I hear the terms "Dynamically linked" and "Statically linked" tossed around in regards to packaging, and I have never been clear on what these terms actually mean.

What are dynamic and static linking?

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    Are you looking to understand the distinction between static and dynamic linking, or do you want to understand how Click packaging solves the issues related to dynamic linking? – zwets Jul 29 '15 at 8:36
  • @zwets both, only understanding the difference between static and dynamic linking in context to click/snappy packages. – Akiva Jul 30 '15 at 2:11

This question should really be broken in two: "What are dynamic and static linking?", and "How does Click solve dependency issues?". The two aren't related. Here I will give attempt to answer the first question.

What are dynamic and static linking?

The source code of any software program makes use of external functions. External functions reside in libraries. When compiling the program into machine code*, the external references must somehow be linked to their definitions, i.e. to their implementation in machine code. There are two approaches to doing this. Either (a) the implementing code is "pulled in" from the libraries and added to the resulting binary, or (b) the references are left dangling and will be "pointed to" their implementation at runtime. We call (a) static linking and (b) dynamic linking.

As with any engineering decision, neither alternative is better than the other. Static linking has the advantage of not creating a dependency on the runtime environment and therefore produces more predictable binaries. This comes at the cost of duplication of code, and therefore disk, network and memory consumption. Dynamic linking enables sharing library code at runtime. It also enables upgrading libraries, for instance when a bug is found, without the need to recompile the binaries that use them. All dependants get fixed automatically. Obviously they also get broken automatically, by the bugs and incompatibilities that the new version introduces.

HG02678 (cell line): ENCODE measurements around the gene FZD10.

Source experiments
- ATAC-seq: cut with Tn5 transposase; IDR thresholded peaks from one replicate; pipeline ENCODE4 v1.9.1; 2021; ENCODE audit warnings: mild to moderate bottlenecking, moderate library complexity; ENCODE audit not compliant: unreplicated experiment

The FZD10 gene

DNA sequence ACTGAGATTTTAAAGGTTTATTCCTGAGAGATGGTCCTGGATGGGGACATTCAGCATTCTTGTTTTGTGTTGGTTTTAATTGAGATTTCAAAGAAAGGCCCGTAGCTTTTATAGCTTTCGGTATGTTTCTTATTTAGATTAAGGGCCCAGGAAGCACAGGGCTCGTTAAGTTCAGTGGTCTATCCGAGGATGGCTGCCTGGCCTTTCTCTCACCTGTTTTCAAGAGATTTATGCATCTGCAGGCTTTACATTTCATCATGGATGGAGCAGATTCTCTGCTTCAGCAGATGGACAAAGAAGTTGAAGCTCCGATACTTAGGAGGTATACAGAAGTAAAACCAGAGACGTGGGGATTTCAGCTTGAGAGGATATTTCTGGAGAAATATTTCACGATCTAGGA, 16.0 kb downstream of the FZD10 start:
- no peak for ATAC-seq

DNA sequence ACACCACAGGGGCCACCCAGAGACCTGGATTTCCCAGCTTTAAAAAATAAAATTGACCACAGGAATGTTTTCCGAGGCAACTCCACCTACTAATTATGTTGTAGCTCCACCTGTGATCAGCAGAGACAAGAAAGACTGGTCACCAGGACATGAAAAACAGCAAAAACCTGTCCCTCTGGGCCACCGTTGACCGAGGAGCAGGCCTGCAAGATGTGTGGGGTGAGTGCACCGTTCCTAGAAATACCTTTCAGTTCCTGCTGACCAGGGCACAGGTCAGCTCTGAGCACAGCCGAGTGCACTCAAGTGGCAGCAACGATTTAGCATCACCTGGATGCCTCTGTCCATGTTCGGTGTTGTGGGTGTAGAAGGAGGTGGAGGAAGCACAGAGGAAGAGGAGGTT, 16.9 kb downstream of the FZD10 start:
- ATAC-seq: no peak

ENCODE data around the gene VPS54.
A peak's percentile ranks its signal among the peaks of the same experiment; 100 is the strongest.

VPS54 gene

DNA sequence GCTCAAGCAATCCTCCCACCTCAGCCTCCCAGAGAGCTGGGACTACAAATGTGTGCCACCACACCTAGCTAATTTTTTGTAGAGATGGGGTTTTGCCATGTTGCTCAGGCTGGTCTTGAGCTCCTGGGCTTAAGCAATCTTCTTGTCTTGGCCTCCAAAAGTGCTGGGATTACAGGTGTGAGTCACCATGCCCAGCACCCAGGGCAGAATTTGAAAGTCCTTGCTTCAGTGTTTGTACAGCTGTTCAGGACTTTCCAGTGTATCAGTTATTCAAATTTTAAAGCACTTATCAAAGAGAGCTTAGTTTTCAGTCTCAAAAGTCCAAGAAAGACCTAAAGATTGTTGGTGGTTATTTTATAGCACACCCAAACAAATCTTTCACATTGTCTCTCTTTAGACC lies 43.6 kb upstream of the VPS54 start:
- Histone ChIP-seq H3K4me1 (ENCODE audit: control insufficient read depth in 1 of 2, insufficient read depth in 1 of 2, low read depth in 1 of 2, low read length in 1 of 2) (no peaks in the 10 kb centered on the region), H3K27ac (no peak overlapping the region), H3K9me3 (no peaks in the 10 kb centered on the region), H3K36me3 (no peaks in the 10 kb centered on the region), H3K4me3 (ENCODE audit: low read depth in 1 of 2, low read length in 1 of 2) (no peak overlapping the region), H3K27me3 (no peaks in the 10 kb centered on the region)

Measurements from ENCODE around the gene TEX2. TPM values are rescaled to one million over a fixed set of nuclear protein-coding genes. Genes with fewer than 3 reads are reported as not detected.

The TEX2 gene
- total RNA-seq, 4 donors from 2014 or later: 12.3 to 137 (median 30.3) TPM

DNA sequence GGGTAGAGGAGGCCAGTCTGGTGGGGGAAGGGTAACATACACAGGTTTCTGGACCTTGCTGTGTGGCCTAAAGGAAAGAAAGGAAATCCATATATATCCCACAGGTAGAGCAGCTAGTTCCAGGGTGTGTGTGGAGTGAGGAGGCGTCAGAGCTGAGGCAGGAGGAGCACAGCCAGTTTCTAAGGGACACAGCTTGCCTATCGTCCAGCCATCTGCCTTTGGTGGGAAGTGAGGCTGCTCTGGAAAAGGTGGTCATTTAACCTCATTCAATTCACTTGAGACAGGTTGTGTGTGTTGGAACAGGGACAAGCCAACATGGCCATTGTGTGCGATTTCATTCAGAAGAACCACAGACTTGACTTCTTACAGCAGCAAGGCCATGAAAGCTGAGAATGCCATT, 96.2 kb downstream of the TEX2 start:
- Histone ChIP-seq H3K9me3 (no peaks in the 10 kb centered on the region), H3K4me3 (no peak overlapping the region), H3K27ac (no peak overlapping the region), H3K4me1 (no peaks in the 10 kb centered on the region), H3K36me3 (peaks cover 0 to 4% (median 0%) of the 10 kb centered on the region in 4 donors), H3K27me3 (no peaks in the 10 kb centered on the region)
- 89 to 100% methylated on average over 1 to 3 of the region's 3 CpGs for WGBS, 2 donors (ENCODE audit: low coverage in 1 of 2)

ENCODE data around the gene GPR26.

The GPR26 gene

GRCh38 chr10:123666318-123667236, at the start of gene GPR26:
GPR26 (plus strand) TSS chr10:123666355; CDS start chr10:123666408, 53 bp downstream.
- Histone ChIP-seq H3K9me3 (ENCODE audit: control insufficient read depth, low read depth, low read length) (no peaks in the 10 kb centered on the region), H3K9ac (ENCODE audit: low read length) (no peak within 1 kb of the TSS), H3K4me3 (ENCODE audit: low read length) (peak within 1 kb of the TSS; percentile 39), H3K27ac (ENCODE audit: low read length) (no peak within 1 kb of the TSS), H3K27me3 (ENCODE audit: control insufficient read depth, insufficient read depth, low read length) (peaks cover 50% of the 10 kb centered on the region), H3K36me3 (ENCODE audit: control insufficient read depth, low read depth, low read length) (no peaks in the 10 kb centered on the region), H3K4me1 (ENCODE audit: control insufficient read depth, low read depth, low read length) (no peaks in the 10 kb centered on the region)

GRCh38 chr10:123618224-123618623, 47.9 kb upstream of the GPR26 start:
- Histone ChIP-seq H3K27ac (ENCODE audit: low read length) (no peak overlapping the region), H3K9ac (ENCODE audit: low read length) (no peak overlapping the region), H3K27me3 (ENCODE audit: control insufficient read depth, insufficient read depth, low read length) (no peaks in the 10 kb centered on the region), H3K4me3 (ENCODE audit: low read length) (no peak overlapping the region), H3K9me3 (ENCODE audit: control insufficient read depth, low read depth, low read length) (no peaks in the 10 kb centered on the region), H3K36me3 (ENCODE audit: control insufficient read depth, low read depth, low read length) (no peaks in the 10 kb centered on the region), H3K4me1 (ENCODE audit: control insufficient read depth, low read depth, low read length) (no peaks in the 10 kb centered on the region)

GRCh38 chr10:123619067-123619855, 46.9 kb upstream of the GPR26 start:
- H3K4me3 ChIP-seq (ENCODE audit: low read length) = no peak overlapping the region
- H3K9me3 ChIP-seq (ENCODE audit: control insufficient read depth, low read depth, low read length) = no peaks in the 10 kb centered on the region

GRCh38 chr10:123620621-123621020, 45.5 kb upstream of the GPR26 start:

Leaving the pros and cons aside, dynamic linking inherently produces a more complex system. There are more moving parts and, especially, there are dependencies between the moving parts**. The question then is how to manage this complexity. For instance, how to have two versions of an application on the system, each requiring their own dependencies, among which there could be two different minor versions of one library. Because the file names of these libraries collide, this is not currently possible on Ubuntu.

One could say that every packaging system, apart from simplifying software installation, is an attempt to resolve dependency and versioning issues, while reaping the benefits of having dynamic dependencies. The Debian packaging system at the time it came about was much better at doing this than the existing ones. Since then many other solutions have come up. A notably thorough approach is taken by GNU Guix and its Guix package manager. Click is another.

*) We assume a program compiled to machine code, not one that will be interpreted or compiled into an intermediate language (e.g. Python, Java). On an abstract level these languages suffer from the very same dynamic resolution issues (ClassNotFoundException in Java), but including them here would just muddle the explanation.

**) Note that if you stick to statically linked binaries, then there would be no runtime interdependencies. That is, no library dependencies, there are other kinds.

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